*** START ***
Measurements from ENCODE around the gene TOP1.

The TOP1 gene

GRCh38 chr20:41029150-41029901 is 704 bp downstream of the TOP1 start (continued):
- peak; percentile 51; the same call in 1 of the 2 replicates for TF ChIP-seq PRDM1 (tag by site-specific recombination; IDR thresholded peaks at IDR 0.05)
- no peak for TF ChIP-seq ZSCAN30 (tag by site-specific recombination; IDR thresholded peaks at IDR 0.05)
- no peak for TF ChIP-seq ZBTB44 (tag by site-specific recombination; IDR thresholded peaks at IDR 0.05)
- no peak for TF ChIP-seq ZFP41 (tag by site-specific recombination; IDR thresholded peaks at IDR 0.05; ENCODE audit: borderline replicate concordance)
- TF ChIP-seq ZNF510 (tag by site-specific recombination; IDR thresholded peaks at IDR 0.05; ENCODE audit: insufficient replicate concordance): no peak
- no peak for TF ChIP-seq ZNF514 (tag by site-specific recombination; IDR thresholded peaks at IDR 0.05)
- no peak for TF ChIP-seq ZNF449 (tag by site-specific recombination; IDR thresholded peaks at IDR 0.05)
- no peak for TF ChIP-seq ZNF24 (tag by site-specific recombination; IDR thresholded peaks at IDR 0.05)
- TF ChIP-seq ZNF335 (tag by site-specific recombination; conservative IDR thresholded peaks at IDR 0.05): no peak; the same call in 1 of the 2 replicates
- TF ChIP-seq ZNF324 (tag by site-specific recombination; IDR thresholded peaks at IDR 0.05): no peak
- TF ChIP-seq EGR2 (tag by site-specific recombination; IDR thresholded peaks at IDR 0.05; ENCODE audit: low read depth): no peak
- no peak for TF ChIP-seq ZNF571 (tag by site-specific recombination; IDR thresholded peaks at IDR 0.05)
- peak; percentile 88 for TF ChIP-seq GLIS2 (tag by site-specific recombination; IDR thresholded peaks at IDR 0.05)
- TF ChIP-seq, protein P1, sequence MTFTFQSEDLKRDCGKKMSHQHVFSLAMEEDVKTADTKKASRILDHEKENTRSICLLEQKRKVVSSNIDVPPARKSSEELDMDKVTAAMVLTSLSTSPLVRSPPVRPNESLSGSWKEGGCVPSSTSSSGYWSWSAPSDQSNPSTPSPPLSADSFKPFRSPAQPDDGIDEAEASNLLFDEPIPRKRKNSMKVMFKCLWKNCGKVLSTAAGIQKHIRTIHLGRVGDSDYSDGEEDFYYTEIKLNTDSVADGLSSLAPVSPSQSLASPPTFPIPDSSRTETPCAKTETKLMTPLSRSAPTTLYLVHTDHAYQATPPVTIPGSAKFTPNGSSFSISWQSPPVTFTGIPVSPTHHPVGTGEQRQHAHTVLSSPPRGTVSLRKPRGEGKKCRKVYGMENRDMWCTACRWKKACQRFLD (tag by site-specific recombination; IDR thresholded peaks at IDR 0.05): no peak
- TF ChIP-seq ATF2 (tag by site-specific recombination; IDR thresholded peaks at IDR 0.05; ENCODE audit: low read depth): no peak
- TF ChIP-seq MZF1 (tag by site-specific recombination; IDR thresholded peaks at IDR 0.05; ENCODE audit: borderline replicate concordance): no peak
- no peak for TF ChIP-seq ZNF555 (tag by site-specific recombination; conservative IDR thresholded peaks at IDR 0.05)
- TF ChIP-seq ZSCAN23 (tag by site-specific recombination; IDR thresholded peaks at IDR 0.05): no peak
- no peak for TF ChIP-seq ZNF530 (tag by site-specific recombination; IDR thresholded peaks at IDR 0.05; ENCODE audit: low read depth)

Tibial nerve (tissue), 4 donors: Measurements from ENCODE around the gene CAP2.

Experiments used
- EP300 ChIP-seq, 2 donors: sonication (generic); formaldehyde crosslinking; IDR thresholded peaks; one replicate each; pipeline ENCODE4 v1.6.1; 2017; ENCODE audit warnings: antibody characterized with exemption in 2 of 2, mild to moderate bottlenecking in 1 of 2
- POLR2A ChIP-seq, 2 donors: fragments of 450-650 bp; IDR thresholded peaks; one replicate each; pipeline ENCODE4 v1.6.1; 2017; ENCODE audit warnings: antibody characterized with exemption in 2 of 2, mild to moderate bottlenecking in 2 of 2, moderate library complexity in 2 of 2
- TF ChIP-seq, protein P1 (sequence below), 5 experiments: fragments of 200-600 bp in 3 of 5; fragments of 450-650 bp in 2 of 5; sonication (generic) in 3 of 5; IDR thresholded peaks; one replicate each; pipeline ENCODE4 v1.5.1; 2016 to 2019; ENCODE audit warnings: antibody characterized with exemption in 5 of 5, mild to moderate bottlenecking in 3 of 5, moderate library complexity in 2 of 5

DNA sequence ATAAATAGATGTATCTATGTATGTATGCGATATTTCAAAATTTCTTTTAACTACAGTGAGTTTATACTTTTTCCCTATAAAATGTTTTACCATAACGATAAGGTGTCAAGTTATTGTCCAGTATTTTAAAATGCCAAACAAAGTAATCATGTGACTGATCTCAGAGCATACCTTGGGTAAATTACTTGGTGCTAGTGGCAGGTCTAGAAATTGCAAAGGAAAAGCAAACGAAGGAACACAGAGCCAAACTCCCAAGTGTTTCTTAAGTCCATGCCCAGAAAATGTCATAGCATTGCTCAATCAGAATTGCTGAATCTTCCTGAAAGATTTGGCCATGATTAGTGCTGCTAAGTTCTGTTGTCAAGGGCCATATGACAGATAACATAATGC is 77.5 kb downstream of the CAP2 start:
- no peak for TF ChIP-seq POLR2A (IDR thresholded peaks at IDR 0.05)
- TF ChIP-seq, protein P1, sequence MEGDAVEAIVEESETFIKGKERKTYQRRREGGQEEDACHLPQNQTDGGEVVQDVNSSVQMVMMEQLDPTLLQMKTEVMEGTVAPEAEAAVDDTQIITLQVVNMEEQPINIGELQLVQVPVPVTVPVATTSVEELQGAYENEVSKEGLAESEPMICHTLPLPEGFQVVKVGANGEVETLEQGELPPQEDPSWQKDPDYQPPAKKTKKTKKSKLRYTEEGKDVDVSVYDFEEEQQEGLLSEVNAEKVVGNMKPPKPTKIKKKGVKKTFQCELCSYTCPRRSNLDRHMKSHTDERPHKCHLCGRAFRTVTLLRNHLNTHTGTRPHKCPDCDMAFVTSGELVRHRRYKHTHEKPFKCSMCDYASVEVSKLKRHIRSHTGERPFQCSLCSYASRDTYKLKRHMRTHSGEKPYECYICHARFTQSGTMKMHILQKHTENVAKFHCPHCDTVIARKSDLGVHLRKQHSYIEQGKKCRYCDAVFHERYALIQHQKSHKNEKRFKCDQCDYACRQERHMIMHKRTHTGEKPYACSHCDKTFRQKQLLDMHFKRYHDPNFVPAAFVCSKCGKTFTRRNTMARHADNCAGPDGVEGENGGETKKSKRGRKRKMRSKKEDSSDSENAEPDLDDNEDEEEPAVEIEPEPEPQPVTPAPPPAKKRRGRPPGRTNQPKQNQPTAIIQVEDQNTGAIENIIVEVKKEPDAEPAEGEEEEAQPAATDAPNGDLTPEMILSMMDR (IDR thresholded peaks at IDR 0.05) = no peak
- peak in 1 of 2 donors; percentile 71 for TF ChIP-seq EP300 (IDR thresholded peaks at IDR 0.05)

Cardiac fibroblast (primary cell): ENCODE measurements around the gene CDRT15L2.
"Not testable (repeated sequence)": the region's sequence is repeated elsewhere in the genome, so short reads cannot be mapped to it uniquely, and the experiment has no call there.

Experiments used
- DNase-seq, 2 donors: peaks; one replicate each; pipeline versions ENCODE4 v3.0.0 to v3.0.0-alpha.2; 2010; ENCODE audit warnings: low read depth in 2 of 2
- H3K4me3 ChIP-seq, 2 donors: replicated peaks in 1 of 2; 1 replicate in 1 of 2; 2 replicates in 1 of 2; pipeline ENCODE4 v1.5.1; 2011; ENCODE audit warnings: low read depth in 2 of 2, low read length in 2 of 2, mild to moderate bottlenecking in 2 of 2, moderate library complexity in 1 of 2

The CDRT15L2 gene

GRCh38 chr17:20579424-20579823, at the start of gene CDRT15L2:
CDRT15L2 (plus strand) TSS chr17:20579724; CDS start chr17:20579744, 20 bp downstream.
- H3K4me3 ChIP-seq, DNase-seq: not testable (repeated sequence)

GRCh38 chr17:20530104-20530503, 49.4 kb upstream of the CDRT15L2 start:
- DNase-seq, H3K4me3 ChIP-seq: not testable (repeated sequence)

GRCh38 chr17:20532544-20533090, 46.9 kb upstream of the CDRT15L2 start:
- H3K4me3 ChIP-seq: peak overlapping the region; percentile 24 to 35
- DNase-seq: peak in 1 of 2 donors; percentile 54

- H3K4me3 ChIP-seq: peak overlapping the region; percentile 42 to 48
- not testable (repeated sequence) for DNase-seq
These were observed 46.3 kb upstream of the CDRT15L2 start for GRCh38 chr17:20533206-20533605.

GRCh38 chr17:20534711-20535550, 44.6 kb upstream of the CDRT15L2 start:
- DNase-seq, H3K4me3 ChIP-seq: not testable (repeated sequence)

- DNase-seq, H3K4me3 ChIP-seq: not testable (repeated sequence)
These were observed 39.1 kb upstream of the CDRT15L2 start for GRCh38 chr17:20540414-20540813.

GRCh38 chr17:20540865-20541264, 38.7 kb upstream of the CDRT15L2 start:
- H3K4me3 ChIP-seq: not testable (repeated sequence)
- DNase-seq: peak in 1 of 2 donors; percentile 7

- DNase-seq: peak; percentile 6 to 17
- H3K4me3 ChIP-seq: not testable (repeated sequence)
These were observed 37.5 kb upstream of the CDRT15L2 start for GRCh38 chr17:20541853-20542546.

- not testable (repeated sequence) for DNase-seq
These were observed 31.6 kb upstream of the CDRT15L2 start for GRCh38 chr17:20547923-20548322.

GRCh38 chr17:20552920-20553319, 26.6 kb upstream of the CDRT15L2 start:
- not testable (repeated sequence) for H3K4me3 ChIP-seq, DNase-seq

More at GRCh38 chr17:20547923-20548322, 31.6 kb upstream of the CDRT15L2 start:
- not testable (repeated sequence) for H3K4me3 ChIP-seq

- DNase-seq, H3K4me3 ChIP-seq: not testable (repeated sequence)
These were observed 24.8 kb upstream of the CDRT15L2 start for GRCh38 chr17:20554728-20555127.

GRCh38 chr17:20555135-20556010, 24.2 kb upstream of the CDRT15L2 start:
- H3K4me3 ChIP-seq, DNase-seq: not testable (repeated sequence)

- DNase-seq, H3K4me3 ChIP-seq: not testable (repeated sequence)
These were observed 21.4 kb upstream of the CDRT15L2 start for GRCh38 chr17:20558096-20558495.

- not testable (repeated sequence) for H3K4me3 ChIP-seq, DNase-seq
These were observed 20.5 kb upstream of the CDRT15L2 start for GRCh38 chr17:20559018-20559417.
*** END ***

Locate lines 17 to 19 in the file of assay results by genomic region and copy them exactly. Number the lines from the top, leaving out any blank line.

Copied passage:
- TF ChIP-seq, protein P1, sequence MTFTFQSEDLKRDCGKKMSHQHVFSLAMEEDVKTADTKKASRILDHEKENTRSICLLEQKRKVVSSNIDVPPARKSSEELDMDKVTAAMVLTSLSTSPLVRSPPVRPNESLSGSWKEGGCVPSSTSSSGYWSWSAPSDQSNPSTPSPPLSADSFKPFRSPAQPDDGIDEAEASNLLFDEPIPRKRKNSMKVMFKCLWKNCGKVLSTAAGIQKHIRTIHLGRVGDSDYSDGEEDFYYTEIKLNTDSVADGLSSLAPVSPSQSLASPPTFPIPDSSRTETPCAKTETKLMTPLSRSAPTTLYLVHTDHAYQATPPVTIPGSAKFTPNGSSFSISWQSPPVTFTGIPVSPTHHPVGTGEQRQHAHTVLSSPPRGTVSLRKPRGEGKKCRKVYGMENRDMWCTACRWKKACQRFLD (tag by site-specific recombination; IDR thresholded peaks at IDR 0.05): no peak
- TF ChIP-seq ATF2 (tag by site-specific recombination; IDR thresholded peaks at IDR 0.05; ENCODE audit: low read depth): no peak
- TF ChIP-seq MZF1 (tag by site-specific recombination; IDR thresholded peaks at IDR 0.05; ENCODE audit: borderline replicate concordance): no peak